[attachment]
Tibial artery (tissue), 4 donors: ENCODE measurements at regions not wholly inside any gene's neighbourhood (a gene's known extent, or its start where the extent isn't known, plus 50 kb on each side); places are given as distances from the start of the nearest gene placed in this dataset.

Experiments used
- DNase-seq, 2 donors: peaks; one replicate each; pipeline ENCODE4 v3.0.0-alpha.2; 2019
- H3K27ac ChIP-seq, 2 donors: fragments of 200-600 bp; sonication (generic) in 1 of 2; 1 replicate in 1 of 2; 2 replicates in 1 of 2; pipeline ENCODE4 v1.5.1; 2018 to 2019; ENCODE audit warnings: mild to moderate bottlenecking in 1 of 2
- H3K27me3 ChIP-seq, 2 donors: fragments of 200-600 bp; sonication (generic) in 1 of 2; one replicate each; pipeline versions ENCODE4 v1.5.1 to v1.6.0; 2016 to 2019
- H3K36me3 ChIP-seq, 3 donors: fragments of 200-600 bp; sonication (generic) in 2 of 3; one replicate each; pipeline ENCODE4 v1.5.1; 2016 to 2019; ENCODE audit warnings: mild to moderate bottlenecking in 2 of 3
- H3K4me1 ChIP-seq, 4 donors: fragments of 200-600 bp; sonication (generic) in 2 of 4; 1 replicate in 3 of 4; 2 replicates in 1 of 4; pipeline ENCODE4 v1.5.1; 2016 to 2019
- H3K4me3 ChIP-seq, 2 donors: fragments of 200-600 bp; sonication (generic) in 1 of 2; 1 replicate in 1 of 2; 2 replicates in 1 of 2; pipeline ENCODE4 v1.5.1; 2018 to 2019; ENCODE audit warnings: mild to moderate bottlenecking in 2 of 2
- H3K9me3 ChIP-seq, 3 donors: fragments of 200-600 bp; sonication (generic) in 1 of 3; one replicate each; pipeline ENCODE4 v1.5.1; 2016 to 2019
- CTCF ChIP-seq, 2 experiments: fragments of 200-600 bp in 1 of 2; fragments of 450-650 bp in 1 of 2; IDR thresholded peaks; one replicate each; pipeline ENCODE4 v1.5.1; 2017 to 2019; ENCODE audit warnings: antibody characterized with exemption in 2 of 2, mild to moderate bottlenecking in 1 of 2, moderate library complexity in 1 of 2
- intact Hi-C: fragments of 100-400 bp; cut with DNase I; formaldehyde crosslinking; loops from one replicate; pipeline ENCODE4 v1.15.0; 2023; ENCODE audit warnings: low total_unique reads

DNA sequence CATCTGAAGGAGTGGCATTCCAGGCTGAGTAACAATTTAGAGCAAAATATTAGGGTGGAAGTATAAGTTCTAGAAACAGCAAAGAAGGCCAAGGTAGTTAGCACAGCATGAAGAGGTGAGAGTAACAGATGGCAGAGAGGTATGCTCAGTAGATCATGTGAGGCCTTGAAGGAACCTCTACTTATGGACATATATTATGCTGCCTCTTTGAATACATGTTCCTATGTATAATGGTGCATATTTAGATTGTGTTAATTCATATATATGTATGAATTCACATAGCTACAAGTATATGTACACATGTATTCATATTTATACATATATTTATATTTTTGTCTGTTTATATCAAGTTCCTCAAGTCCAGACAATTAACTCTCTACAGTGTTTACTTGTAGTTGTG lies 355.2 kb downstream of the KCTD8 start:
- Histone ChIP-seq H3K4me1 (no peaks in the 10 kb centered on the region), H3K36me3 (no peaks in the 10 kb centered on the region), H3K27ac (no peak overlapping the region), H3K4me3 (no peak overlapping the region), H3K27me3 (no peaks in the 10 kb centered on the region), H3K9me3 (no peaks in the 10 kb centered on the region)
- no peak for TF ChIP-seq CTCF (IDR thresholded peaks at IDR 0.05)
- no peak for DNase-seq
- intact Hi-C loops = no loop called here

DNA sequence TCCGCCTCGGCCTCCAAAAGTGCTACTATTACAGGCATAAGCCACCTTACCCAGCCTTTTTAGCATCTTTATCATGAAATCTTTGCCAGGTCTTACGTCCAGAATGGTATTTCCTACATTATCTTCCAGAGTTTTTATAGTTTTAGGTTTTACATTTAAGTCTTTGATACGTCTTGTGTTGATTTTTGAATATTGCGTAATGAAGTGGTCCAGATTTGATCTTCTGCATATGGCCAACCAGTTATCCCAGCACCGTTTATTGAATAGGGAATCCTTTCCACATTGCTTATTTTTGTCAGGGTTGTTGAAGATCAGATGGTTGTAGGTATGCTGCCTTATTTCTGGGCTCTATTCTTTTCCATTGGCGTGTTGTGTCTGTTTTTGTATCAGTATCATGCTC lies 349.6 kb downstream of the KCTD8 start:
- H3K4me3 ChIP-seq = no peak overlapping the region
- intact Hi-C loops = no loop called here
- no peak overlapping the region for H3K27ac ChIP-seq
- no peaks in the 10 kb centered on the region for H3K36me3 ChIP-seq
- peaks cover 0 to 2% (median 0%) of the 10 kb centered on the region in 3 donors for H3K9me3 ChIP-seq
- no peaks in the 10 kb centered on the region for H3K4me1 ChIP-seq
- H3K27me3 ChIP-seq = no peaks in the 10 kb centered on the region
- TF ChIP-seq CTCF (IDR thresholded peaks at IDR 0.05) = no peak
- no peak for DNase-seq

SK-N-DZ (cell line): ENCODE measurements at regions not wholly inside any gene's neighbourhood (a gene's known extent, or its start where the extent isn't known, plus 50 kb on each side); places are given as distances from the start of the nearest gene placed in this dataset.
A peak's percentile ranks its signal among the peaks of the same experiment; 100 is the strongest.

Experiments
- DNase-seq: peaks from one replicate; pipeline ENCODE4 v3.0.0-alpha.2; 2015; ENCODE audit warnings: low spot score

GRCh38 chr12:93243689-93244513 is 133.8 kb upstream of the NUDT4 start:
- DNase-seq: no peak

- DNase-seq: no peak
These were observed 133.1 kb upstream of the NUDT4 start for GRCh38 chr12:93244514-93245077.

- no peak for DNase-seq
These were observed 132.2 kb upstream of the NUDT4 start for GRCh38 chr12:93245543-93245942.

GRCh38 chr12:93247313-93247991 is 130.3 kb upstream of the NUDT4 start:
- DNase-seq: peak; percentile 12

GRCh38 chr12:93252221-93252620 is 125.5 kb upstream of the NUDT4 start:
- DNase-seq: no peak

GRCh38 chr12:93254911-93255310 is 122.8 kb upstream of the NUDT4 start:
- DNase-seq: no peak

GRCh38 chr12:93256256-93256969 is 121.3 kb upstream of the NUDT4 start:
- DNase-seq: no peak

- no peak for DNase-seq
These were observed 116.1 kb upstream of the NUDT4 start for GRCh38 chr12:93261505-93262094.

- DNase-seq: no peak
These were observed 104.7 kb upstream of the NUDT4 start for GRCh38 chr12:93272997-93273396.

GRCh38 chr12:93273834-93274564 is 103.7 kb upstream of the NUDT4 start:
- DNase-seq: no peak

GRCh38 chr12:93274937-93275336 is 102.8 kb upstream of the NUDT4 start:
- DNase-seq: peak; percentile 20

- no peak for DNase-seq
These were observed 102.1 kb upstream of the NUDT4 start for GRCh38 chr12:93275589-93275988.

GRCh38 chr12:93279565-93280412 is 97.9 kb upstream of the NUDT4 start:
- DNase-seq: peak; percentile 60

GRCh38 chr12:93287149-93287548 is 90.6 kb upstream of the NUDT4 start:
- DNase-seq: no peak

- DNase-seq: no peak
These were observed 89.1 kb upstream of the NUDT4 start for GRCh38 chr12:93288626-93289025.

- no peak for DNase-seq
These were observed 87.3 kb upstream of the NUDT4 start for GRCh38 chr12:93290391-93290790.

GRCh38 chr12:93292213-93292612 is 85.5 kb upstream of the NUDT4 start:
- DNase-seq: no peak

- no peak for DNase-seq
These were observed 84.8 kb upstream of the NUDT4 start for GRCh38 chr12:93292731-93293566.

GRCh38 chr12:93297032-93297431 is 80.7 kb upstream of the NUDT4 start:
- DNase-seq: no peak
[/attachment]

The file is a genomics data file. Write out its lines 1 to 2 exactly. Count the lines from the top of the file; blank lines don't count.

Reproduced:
Tibial artery (tissue), 4 donors: ENCODE measurements at regions not wholly inside any gene's neighbourhood (a gene's known extent, or its start where the extent isn't known, plus 50 kb on each side); places are given as distances from the start of the nearest gene placed in this dataset.

Experiments used